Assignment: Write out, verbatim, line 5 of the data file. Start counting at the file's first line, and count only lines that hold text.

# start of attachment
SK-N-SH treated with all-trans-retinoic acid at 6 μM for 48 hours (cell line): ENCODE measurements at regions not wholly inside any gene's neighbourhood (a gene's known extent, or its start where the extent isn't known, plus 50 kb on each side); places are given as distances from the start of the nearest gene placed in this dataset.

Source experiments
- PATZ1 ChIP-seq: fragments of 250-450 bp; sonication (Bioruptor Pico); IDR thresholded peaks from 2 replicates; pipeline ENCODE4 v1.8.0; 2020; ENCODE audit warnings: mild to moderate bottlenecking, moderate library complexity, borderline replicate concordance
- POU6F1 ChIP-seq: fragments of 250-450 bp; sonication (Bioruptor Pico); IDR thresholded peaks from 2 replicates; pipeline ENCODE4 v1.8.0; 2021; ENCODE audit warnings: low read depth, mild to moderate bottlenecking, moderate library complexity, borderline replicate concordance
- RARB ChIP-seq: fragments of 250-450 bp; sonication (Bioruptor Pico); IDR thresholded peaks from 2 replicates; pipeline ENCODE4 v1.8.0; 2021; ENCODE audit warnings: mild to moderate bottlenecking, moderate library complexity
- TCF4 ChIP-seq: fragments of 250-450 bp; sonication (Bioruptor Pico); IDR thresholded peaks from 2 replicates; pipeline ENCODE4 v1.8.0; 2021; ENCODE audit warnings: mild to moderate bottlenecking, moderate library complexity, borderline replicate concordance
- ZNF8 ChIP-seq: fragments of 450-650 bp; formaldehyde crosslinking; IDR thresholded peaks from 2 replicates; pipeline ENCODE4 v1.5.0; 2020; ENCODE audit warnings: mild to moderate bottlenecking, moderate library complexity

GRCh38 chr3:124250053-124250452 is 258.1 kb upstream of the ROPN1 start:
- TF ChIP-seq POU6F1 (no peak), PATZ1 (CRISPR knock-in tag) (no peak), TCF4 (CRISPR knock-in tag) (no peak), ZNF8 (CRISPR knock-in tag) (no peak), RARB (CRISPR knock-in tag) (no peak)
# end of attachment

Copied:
- RARB ChIP-seq: fragments of 250-450 bp; sonication (Bioruptor Pico); IDR thresholded peaks from 2 replicates; pipeline ENCODE4 v1.8.0; 2021; ENCODE audit warnings: mild to moderate bottlenecking, moderate library complexity